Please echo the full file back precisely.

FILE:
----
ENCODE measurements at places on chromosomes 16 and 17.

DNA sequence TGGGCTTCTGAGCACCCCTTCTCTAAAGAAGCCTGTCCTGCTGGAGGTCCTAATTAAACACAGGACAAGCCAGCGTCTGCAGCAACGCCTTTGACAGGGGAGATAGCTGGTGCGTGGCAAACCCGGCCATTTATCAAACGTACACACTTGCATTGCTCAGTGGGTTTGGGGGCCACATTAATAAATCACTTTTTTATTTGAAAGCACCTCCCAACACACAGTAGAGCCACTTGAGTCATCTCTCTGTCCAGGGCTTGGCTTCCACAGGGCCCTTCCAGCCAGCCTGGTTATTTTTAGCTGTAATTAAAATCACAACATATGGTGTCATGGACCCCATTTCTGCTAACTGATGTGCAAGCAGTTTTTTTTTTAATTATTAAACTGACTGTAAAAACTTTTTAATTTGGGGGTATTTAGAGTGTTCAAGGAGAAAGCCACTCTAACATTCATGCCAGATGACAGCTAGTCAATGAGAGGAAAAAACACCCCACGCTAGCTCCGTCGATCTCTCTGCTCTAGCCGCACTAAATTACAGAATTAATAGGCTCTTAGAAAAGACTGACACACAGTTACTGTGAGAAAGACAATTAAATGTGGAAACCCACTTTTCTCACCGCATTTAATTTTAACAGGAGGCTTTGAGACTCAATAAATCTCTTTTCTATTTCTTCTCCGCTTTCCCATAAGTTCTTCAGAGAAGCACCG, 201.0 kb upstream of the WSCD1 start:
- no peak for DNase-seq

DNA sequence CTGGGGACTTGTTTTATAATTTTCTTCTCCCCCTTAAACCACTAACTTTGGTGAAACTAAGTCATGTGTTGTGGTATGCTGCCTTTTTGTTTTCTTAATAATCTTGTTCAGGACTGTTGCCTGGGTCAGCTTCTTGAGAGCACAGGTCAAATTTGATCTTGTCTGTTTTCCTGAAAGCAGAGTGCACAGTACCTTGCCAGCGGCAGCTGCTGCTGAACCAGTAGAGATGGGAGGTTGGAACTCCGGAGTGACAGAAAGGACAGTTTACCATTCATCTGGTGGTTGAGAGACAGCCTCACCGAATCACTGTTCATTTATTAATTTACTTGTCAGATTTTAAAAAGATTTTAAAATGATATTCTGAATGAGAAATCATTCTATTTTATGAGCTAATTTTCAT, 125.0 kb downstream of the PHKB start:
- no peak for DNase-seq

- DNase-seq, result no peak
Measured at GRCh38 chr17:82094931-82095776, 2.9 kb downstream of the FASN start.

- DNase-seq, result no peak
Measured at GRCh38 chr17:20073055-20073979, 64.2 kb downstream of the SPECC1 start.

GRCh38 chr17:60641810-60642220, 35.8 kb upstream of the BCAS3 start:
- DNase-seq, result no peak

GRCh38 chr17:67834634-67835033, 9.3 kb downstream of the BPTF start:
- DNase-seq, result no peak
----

ENCODE measurements at places on chromosomes 16 and 17.

DNA sequence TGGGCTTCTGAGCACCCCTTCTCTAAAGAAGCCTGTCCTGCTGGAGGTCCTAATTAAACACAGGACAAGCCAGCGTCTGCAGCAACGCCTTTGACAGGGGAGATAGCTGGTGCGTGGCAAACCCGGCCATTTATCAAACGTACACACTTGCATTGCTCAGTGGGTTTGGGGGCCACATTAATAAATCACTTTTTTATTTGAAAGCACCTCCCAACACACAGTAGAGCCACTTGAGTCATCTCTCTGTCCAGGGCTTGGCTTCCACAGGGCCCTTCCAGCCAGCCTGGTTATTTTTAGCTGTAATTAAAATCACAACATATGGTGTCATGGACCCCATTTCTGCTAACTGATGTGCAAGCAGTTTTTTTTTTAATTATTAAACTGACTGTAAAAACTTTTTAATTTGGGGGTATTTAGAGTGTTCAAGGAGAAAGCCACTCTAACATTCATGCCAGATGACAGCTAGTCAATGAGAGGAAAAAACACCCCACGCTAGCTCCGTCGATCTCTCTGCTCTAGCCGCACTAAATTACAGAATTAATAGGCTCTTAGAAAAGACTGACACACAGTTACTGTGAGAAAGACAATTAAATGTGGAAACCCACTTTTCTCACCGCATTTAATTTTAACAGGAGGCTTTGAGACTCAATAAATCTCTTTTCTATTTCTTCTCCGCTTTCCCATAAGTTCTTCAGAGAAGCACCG, 201.0 kb upstream of the WSCD1 start:
- no peak for DNase-seq

DNA sequence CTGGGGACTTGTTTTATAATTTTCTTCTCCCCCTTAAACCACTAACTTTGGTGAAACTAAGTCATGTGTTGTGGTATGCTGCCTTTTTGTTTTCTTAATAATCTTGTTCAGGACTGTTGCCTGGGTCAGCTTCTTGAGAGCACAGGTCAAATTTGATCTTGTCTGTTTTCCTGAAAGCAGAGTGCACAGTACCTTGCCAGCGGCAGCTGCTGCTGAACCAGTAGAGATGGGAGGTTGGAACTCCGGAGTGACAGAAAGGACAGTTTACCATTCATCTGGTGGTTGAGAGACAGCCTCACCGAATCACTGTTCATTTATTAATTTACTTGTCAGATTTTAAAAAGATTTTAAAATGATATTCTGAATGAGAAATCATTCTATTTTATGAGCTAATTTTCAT, 125.0 kb downstream of the PHKB start:
- no peak for DNase-seq

- DNase-seq, result no peak
Measured at GRCh38 chr17:82094931-82095776, 2.9 kb downstream of the FASN start.

- DNase-seq, result no peak
Measured at GRCh38 chr17:20073055-20073979, 64.2 kb downstream of the SPECC1 start.

GRCh38 chr17:60641810-60642220, 35.8 kb upstream of the BCAS3 start:
- DNase-seq, result no peak

GRCh38 chr17:67834634-67835033, 9.3 kb downstream of the BPTF start:
- DNase-seq, result no peak